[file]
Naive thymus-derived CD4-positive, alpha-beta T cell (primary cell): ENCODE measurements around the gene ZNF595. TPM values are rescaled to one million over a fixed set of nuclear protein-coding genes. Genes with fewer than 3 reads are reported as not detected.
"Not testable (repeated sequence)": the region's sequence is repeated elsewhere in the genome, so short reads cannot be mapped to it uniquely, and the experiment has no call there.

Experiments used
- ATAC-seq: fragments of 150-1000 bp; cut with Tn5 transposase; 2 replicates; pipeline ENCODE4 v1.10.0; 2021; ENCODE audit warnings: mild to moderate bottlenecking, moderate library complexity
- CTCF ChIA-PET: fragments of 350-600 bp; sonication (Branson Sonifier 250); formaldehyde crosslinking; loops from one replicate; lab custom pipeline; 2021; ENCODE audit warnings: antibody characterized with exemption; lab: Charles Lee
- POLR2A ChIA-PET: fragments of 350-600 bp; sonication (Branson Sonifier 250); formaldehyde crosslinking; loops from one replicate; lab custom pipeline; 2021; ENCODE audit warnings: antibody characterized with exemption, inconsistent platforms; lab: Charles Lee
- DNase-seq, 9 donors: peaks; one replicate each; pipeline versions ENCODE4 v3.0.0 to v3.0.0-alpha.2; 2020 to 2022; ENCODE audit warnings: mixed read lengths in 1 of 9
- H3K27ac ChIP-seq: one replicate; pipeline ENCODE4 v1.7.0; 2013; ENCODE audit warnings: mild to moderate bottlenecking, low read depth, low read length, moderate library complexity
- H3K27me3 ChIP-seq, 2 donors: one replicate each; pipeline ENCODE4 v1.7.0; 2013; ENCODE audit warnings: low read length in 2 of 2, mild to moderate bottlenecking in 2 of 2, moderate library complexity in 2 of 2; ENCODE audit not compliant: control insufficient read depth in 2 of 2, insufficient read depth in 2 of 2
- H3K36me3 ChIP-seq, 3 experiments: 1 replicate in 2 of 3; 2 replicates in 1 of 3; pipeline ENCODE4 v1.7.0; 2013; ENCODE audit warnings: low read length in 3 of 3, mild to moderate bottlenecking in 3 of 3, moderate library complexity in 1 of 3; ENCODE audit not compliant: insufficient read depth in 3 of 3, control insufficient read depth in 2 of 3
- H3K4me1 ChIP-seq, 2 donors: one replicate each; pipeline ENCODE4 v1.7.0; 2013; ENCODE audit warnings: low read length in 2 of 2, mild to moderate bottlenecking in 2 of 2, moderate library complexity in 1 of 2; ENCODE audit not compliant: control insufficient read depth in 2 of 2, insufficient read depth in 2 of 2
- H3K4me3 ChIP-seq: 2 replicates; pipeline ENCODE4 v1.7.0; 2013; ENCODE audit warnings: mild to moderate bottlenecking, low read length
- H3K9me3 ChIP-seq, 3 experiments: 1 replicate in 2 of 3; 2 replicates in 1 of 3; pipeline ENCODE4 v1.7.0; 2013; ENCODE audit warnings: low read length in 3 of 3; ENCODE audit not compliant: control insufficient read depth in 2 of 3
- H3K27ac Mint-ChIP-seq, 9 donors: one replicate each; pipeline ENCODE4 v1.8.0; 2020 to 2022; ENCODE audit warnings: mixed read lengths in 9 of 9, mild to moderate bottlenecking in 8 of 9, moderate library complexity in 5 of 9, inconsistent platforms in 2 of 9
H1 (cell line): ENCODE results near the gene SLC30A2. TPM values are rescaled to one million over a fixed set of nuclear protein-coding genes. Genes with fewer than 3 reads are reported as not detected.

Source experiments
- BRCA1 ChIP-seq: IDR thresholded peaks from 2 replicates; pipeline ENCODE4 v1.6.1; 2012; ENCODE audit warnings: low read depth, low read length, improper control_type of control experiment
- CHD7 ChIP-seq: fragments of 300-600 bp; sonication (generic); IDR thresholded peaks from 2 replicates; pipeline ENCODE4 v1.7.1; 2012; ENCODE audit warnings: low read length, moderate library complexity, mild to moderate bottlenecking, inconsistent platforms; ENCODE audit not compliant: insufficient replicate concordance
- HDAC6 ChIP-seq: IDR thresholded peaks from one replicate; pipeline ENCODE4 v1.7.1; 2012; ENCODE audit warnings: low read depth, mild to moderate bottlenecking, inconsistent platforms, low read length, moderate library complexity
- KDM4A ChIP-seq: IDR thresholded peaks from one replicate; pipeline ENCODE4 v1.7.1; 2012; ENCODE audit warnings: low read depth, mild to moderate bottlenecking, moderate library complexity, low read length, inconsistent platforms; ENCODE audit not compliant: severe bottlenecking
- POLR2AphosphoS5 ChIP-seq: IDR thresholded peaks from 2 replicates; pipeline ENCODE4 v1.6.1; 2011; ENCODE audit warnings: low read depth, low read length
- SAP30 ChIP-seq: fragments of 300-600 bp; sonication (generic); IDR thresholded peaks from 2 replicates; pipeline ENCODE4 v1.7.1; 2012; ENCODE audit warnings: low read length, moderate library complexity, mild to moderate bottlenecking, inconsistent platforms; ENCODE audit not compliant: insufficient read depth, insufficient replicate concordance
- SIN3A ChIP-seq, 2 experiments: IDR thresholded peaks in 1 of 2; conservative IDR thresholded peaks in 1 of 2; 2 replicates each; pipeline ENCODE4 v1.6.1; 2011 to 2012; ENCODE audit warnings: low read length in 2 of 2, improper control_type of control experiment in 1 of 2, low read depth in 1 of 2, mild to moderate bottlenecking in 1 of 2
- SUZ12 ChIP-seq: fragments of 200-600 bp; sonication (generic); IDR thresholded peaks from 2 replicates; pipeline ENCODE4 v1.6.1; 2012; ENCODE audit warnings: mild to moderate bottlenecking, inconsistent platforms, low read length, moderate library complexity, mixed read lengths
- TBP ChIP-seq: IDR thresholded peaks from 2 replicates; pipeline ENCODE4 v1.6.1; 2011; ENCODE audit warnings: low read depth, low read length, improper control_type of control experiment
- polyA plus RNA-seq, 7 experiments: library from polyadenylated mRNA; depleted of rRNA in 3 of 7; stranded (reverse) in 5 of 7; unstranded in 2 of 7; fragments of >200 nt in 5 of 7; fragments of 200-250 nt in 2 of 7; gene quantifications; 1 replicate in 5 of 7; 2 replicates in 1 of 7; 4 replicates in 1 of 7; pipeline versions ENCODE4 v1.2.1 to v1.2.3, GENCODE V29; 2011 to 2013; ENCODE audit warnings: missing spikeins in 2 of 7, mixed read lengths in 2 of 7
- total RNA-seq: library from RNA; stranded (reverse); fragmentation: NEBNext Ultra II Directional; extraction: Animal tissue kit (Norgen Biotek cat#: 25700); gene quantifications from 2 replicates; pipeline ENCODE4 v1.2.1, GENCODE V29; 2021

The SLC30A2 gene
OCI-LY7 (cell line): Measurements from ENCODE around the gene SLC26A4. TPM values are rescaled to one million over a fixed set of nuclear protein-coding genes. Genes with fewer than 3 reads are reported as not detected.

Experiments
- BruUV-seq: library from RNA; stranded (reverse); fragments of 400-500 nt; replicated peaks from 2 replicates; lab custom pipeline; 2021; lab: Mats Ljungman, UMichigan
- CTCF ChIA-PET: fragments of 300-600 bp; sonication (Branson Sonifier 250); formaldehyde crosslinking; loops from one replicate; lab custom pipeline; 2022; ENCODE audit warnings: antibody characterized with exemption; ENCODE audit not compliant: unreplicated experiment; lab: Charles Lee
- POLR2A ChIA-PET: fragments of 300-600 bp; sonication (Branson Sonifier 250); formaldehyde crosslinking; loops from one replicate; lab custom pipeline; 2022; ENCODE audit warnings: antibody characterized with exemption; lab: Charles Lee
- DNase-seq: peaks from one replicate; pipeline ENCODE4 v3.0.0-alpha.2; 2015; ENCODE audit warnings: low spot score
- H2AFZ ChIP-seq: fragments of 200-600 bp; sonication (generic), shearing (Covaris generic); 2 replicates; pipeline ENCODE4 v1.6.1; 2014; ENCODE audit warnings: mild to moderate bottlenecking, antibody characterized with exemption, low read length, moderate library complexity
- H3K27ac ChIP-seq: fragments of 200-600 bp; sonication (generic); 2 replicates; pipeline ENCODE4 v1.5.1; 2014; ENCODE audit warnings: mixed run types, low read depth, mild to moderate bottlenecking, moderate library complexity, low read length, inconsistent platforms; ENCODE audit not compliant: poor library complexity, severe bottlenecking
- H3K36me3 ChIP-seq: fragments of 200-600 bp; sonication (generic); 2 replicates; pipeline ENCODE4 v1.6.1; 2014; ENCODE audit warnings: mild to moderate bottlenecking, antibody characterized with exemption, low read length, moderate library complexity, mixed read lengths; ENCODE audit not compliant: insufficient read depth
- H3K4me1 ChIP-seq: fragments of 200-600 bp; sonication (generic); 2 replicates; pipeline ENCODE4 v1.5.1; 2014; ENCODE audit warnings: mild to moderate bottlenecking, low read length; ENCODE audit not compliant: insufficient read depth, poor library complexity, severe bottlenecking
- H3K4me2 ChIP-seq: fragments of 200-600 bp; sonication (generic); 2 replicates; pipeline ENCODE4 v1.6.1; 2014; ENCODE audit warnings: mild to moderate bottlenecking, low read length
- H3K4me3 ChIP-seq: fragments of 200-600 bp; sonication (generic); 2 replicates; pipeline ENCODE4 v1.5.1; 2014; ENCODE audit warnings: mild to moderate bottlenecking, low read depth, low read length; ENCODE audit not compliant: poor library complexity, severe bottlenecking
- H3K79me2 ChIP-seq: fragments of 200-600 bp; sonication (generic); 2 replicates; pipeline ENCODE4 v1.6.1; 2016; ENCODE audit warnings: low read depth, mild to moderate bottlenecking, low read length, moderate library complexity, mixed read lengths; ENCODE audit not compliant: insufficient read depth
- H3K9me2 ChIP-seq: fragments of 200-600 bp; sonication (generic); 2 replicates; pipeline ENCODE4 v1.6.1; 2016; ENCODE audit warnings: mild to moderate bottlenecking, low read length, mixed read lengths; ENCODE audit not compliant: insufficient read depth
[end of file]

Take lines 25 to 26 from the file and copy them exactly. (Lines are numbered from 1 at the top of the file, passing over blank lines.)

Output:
- TBP ChIP-seq: IDR thresholded peaks from 2 replicates; pipeline ENCODE4 v1.6.1; 2011; ENCODE audit warnings: low read depth, low read length, improper control_type of control experiment
- polyA plus RNA-seq, 7 experiments: library from polyadenylated mRNA; depleted of rRNA in 3 of 7; stranded (reverse) in 5 of 7; unstranded in 2 of 7; fragments of >200 nt in 5 of 7; fragments of 200-250 nt in 2 of 7; gene quantifications; 1 replicate in 5 of 7; 2 replicates in 1 of 7; 4 replicates in 1 of 7; pipeline versions ENCODE4 v1.2.1 to v1.2.3, GENCODE V29; 2011 to 2013; ENCODE audit warnings: missing spikeins in 2 of 7, mixed read lengths in 2 of 7